Gabriel Kocher is the two-time Canadian drone national champion, leading the pack in the ever-growing drone racing world.
In the skies, this maverick is better known by his call sign, Gab707.
“Drone racing is very much a rush. It’s as intense as car racing,” Kocher told Global News.
The drones he files aren’t typical store-bought ones.
“The drones are very different. The drones are fast and they’re not really toys,” Kocher said.
“They’re grown up toys. It’s like comparing a van from a retailer and a race car.”
The drones he buys go for about $400 to $500 each and can zip by at speeds of up to 130 km/h.
“They are meant to go fast and they are meant to be aggressive and you end up [crashing] in a pole at some point,” Kocher said.
While sitting in the virtual driver’s seat, you don’t feel the speed, but Kocher says the experience is just as thrilling.
“You have goggles on and you can feel the movements that are going on inside the drone. You’re going through loops, you’re going upside down with twists and turns,” Kocher said.
“It’s all three-dimensional racing and it’s really, really intense. ”
The “top gun” drone pilot started flying to take photos from above and soon realized he was a natural.
“I started watching people racing online and I said, ‘I can do better than that.’ So I just took to the local races and it’s been moving on from there,” he said.
Drone racing is only two years old, but it has become increasingly popular with shows and organizations like the Drone Racing League.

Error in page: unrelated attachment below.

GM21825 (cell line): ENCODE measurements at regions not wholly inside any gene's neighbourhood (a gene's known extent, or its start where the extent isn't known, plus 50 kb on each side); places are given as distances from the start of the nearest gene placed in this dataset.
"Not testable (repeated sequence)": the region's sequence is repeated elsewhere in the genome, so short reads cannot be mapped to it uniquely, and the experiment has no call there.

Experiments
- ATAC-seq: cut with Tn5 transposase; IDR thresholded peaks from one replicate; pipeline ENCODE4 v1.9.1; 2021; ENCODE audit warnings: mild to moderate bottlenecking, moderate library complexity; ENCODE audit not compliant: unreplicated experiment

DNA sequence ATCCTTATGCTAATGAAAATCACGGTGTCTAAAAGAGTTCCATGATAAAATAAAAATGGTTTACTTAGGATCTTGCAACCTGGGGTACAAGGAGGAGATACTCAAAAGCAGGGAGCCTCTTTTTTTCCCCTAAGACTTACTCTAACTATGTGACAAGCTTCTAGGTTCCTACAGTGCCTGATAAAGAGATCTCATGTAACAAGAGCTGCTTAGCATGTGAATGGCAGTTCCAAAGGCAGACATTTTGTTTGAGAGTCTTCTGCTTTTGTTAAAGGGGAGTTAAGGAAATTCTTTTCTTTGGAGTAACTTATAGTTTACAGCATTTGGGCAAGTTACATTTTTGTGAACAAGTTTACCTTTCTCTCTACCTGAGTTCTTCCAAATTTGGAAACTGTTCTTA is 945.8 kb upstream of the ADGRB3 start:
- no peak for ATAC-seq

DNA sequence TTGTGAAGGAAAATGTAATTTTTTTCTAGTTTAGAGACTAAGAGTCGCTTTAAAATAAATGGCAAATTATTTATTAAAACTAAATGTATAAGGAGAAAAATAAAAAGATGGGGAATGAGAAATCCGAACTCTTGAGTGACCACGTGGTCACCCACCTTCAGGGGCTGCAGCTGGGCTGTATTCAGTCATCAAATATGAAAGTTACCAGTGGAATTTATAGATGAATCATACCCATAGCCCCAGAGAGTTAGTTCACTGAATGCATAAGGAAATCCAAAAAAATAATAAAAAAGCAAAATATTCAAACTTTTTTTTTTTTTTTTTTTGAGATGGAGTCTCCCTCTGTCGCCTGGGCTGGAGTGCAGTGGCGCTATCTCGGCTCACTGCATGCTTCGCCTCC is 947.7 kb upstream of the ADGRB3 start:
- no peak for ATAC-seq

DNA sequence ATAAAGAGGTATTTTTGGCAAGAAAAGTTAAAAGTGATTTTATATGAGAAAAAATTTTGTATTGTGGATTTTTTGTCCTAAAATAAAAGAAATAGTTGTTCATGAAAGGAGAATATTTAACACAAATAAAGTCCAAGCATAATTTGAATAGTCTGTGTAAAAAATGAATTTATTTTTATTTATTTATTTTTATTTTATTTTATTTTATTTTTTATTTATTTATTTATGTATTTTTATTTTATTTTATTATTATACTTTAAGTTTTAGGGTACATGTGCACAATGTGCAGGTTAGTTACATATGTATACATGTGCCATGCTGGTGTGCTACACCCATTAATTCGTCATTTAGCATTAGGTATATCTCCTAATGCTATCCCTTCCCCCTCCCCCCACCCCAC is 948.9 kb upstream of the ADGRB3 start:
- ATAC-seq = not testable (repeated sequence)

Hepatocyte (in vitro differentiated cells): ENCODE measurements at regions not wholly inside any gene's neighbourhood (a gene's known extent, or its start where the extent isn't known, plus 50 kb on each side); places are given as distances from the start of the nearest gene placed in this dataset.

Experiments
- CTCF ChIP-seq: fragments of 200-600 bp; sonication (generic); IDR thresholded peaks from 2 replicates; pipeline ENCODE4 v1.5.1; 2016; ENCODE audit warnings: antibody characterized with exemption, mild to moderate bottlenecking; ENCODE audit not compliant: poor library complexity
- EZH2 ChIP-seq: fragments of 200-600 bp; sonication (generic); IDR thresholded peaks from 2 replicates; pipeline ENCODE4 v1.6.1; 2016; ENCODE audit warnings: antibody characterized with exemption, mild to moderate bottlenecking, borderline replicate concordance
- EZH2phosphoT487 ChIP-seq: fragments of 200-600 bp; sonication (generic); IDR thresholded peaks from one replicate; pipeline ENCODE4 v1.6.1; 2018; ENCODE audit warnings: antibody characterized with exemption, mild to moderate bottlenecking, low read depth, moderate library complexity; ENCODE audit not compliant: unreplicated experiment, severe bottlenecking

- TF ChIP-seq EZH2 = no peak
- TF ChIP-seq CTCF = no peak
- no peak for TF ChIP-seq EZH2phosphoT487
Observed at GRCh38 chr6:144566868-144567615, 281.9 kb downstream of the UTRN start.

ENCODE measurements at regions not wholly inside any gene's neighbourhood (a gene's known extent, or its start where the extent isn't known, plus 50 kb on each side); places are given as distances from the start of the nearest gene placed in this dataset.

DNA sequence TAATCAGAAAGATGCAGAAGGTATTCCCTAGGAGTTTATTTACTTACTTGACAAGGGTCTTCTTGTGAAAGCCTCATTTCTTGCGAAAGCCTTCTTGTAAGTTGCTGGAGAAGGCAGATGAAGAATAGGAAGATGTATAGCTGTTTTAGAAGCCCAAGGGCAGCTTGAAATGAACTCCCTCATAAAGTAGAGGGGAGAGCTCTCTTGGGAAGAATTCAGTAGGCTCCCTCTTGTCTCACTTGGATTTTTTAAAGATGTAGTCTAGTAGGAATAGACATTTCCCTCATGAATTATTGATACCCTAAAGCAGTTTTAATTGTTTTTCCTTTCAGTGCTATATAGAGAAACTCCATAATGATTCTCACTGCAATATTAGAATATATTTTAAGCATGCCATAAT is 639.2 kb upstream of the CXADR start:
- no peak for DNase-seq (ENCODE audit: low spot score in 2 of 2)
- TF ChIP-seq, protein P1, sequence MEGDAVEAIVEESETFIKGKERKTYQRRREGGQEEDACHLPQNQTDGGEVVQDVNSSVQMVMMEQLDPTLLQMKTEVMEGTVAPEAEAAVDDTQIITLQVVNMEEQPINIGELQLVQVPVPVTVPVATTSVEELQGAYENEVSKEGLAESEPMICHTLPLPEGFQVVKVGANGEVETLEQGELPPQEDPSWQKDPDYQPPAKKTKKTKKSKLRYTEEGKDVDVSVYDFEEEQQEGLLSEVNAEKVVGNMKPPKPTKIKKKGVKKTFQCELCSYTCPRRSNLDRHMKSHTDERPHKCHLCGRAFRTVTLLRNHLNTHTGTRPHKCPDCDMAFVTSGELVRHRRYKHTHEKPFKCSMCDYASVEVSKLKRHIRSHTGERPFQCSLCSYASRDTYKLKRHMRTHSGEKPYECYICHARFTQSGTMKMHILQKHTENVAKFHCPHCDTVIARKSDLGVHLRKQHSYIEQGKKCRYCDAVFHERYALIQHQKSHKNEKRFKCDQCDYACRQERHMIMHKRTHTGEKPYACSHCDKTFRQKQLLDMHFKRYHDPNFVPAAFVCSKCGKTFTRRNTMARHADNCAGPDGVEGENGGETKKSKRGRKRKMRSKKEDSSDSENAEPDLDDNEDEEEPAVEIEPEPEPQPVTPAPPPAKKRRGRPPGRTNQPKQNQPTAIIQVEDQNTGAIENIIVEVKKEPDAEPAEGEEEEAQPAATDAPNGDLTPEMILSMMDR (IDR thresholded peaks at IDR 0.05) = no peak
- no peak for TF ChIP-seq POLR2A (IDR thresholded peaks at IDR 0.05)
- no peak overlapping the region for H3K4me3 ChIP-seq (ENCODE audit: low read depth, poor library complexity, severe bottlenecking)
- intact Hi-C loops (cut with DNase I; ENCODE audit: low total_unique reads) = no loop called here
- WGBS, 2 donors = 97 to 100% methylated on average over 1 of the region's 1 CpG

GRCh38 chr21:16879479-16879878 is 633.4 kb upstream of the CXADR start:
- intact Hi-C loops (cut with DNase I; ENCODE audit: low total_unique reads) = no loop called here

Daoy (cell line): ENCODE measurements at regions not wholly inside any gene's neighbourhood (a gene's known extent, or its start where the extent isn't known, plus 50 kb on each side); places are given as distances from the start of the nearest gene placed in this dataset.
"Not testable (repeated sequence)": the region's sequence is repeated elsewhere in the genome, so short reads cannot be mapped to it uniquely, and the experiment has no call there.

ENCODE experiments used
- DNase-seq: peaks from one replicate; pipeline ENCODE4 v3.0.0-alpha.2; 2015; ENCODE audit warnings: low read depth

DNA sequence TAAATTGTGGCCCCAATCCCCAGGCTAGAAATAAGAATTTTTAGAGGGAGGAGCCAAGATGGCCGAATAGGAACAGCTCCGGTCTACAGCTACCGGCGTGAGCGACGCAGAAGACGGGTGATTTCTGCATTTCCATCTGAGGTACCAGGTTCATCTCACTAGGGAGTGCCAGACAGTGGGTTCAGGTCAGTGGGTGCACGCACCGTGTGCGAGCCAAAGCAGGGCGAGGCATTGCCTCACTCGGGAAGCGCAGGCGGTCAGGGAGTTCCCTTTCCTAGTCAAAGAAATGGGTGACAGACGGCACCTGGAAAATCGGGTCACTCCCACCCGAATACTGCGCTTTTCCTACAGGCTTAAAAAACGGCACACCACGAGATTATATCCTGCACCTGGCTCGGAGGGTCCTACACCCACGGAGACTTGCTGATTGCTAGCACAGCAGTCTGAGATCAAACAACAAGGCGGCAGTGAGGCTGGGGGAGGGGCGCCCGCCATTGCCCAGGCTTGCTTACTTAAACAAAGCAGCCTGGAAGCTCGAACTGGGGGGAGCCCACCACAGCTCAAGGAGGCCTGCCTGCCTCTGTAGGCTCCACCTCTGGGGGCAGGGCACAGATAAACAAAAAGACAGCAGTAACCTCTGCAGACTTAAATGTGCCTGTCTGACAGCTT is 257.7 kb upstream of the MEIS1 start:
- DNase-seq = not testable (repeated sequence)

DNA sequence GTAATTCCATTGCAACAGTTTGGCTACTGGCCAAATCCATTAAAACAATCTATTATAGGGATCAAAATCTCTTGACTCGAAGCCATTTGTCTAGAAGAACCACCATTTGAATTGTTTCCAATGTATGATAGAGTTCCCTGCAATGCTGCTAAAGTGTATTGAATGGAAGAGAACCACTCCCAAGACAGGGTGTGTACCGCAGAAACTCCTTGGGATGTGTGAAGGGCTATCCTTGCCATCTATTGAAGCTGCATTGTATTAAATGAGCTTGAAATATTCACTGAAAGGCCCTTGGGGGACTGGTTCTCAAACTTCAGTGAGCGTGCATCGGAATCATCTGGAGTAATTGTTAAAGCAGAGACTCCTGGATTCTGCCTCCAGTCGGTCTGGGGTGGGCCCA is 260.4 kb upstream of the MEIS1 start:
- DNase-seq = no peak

Kocher was a contender in the 2017 national series, which showcases a Grand Prix-like drone racing circuit.
He was top of the leader board until the final, when he came in second in the one-minute race.
Being a racer has brought Kocher some recognition.
“No one knows who I am, but occasionally, I run into people and they say, ‘Hey, I’ve seen you on TV,’” he said.
Drone racing isn’t the only thing the Swiss-born ace spends his time on.
He said his true passion is devoted to his PhD candidacy at McGill University in material science and theoretical physics.
“Drone racing has really exploded, but it’s always been a side project for me,” he said.
“I’ve come here to do a PhD in physics and I’ve spent over 10 years of my life [doing it]. My main priority is to finish my PhD.”
Kocher will be flying high in the 2018 season of the Drone Racing League, while working to complete the last year of his studies.
“If all things go well, I should be done my PhD next year and then I’m planning on giving a shot with drone racing for a year or two,” he said.
“We will see how it goes. Maybe I’ll come back to physics, maybe not.”
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